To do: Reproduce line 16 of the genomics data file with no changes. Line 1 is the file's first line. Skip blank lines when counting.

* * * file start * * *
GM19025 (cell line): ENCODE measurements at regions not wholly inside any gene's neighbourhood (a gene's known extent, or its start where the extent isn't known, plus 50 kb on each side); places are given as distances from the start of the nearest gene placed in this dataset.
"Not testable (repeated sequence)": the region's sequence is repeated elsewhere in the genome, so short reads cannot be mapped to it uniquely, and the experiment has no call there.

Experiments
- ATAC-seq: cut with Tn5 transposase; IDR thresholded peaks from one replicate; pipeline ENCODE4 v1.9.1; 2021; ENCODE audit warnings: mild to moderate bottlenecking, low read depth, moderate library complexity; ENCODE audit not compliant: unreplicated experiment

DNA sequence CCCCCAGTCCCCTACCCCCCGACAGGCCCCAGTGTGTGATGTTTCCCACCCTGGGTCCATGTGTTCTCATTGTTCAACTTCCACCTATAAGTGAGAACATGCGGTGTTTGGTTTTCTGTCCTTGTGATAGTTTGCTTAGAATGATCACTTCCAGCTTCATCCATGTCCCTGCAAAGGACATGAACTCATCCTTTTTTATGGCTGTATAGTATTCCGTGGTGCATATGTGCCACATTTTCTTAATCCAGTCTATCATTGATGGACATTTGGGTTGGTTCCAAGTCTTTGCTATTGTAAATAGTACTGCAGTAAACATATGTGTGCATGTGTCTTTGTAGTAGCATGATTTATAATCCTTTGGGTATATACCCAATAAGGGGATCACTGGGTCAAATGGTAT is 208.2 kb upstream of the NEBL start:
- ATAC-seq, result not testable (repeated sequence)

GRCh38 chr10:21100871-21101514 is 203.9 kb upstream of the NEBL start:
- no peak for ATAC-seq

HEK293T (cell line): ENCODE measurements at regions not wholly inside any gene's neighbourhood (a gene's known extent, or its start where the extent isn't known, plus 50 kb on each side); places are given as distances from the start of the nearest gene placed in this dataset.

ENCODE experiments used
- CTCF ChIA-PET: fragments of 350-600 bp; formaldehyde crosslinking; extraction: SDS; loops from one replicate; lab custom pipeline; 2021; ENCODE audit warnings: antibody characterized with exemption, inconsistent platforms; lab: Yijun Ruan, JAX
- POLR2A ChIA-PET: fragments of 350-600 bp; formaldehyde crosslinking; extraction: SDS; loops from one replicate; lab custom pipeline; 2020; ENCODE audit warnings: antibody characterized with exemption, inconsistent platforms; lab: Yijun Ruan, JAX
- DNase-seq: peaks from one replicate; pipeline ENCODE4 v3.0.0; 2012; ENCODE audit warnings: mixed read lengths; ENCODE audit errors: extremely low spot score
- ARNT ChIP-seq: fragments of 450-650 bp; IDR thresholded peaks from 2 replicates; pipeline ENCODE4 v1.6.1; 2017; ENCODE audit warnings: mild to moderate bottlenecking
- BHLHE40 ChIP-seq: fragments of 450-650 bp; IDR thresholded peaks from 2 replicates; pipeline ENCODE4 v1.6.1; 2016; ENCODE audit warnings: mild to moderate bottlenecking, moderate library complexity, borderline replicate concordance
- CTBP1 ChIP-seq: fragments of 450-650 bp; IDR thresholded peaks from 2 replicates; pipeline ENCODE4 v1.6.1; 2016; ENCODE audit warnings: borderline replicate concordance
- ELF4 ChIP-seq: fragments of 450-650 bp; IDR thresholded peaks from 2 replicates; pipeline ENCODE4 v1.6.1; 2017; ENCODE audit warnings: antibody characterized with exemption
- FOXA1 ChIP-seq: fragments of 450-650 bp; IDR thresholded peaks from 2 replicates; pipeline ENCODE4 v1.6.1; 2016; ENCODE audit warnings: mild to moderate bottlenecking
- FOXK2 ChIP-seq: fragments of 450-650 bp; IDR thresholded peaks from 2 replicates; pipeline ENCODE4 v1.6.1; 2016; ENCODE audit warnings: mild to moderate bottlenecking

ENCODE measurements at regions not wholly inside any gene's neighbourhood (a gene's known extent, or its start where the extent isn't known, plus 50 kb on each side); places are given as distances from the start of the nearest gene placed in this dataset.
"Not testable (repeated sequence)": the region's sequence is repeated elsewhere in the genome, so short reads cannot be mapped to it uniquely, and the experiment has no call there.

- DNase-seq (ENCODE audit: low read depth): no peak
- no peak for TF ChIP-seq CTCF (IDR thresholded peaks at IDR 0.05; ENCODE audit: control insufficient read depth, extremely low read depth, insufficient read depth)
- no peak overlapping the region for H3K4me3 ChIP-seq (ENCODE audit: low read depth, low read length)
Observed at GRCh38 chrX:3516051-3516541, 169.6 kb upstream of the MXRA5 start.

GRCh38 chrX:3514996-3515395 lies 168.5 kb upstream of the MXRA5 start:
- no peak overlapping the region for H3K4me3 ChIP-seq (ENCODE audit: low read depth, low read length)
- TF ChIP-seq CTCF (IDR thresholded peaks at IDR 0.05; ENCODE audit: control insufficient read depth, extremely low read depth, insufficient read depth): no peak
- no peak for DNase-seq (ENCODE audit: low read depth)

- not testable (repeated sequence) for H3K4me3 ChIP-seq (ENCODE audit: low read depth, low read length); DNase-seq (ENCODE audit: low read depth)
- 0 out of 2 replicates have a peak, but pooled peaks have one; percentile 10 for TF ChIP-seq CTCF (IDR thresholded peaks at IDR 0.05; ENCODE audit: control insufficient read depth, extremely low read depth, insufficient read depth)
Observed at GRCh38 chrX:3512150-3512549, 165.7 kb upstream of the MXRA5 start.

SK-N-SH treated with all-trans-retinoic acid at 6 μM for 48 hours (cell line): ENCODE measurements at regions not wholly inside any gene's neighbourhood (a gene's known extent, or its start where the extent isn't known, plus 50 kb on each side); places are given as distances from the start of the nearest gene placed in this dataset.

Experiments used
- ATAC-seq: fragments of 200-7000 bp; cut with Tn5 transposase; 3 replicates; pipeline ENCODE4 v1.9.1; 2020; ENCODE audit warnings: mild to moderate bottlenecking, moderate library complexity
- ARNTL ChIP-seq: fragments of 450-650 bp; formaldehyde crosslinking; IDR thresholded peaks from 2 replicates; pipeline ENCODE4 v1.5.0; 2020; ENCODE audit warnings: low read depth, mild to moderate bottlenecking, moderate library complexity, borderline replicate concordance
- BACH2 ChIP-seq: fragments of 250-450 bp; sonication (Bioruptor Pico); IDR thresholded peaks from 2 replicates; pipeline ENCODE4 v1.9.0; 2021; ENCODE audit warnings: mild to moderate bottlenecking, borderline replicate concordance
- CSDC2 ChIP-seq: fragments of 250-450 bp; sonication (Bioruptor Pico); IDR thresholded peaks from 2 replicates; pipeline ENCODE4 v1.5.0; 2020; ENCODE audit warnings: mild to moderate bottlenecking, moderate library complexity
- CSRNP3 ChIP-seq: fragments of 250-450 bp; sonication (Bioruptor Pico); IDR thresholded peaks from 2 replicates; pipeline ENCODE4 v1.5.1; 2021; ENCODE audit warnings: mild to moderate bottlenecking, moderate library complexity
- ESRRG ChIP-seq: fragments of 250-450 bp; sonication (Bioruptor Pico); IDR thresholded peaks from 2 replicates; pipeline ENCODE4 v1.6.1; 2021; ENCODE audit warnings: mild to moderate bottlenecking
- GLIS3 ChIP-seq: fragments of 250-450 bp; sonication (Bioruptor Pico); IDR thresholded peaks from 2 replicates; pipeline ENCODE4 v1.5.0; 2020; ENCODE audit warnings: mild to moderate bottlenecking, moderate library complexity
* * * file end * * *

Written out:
- CTBP1 ChIP-seq: fragments of 450-650 bp; IDR thresholded peaks from 2 replicates; pipeline ENCODE4 v1.6.1; 2016; ENCODE audit warnings: borderline replicate concordance